For starters, there is a great view of "A" mountain. Then there is water intake plant #1. Not sexy, but just about the important piece of infrastructure in Tucson. Then there is Sonoran Glass School. Located in an old auto repair garage, it's easy to ride right by without taking much notice. Inside, however, is a different story.

Due some pipeline work, 18th street has been closed right in front of Sonoran Glass School. While I've always pointed out SGS on my tours and describe the work they do, lately I've been taking folks inside since we are off our bikes anyway.

When you go inside, you see the finished work first. There is a display area in front with a variety of works from their flame shop, glass blowing setup, or kilns. They are a non-profit that offers classes, but I'm guessing the works on display are from folks who have honed their craft for quite some time . . . the stuff on display is really beautiful. Behind the display area are the actual workspaces. Despite having worries that I'll interrupt somebody doing a precise technique with molten glass, everyone inside is always very welcoming of visitors. So if you can't join a bike tour, at least check out the works of art and program offerings at Sonoran Glass School.

How Much?

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I like learning about Tucson's past and present. I've even enjoyed reading books about subjects that I'm normally not particularly drawn to, such as architecture. I now know how to spot a Transformed Sonoran, Queene Anne Revival, and Western Stick Style. However, I'm rarely asked about such matters. "How much does that house cost?" is by far the most common structure related question. Usually it's asked when riding through the mostly restored neighborhoods of El Presidio and Barrio Viejo. I've never been terribly concerned with house prices when I'm not buying or selling one, but the customer has spoken! Thanks to online tools like Zillow, I now know the general pricing of a few houses in each neighborhood. I still think my old pre-Zillow answer suffices for most bike by tire kickers: "If it looks nice, a lot. If it doesn't look nice, a lot to make it look nice."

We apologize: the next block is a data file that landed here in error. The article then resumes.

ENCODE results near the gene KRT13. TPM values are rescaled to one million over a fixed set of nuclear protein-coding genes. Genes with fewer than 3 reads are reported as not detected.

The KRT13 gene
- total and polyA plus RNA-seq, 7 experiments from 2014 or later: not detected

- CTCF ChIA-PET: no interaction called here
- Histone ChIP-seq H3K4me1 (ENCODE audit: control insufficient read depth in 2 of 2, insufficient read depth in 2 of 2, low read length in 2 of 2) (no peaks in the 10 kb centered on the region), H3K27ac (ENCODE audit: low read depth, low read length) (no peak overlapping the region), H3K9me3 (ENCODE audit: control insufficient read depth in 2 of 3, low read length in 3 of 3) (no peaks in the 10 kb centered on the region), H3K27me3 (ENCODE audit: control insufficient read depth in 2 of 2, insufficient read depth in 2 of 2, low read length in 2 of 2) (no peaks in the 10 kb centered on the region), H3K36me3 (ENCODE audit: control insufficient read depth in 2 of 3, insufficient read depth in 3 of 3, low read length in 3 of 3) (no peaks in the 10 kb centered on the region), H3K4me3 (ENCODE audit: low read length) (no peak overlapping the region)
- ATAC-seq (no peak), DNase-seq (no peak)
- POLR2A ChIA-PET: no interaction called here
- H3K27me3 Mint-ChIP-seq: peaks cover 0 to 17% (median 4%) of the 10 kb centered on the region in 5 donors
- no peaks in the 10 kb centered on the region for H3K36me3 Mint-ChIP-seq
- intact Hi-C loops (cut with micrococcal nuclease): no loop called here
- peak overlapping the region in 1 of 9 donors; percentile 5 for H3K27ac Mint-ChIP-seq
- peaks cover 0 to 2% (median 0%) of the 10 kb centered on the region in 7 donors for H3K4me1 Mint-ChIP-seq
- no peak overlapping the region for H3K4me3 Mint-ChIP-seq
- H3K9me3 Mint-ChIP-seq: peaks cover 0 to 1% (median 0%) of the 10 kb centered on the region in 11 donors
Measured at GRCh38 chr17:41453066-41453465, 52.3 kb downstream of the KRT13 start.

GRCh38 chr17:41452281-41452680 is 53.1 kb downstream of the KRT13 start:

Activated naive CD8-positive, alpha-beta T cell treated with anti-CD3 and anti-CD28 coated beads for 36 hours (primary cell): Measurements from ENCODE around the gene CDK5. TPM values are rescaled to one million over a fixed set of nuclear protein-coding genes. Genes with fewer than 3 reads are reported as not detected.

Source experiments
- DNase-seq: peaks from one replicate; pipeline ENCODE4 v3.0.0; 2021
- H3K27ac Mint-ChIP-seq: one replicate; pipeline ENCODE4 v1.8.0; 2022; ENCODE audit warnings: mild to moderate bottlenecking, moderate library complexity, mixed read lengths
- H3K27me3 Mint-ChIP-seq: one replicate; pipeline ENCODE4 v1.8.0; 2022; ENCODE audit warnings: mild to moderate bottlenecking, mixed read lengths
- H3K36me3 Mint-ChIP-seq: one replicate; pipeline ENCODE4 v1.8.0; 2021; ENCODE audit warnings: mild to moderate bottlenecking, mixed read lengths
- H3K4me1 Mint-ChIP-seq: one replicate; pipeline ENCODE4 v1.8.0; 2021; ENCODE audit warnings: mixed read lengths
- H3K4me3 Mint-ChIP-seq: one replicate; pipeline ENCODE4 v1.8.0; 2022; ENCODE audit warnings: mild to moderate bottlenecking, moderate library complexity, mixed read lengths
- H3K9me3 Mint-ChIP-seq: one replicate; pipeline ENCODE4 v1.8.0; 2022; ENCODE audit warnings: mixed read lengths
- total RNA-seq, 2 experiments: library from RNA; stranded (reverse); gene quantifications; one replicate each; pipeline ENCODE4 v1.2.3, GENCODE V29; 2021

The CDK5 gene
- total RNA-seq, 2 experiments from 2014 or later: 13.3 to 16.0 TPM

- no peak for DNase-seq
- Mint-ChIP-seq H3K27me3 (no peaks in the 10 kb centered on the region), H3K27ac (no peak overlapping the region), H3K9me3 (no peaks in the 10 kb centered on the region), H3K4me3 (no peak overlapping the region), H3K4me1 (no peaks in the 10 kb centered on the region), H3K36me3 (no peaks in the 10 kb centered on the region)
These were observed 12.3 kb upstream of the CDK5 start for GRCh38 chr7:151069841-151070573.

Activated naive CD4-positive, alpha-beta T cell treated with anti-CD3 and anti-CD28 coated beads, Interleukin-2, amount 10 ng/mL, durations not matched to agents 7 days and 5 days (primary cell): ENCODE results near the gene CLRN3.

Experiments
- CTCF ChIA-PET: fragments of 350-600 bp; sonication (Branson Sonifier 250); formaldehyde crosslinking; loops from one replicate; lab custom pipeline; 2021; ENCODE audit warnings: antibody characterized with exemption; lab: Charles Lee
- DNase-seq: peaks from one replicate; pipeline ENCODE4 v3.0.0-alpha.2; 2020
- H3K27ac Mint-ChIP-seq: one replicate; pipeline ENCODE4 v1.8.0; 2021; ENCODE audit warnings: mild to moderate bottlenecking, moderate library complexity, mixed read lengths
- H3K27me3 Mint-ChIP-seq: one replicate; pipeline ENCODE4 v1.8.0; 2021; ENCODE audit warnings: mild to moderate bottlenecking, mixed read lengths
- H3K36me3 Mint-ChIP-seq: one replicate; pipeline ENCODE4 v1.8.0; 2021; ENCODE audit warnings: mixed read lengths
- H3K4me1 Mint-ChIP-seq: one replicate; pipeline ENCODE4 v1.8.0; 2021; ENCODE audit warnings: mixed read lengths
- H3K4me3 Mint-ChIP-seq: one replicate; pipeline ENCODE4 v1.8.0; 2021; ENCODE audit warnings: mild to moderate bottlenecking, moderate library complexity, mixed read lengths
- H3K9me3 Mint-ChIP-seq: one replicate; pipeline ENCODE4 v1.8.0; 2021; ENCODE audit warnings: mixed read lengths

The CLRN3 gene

Rolling into autumn

Rolling into autumn

The summer rains will be ending in 3 weeks or so. Autumn is almost here! We still have plenty of hot weather ahead of us, but some of the recent mornings sure have felt crisp in comparison to a month ago.

I'll be prepping my bikes tomorrow for a different post-monsoon tradition: adding more puncture sealant to all my tires. The dry climate here tends to end the green goo's effectiveness quicker than other places. Plus, we are entering peak goathead season. The tribulus terrestris goes by many names: bindii, caltrop, and bhakhdi all sound rather exotic, which it is. Besides goat-head (hyphen added because the computer keeps thinking I intended to type "loath"???), more descriptive names include tackweed, puncture vine, and your pick of devil's weed/thorn/eyelash. For cyclists, these names may be too civil.

The mountain bikers swear by tubeless tires with ample amounts of sealant. For us humble city cruisers with budgets that rule out tubeless setups, there are a few things to keep in mind this time of year. Sticking strictly to pavement helps a bunch. Don't expect to roll all the way home if you cut across that vacant lot. Like the mountain bikers say, tire sealant works. It can muck up your valve stem, so I understand why some people avoid adding it, but there's no doubt it cuts down on flats. So does the age old advice that gets overlooked too often: keep your tires properly inflated. Finally, when out and about, do not remove the goatheads until you get to a more convenient patch location. The leaks are usually slow enough to ride safely for a bit.

We are taking a summer break! We'll return around August 22. I won't miss the daytime heat, but I'll miss the sunrise tours for sure. It's always been a fun tour, but since adding a pitstop at Le Cave Donuts it has been an extra treat. I like them so much that I'm considering a new bike design, swapping the tires for giant donuts.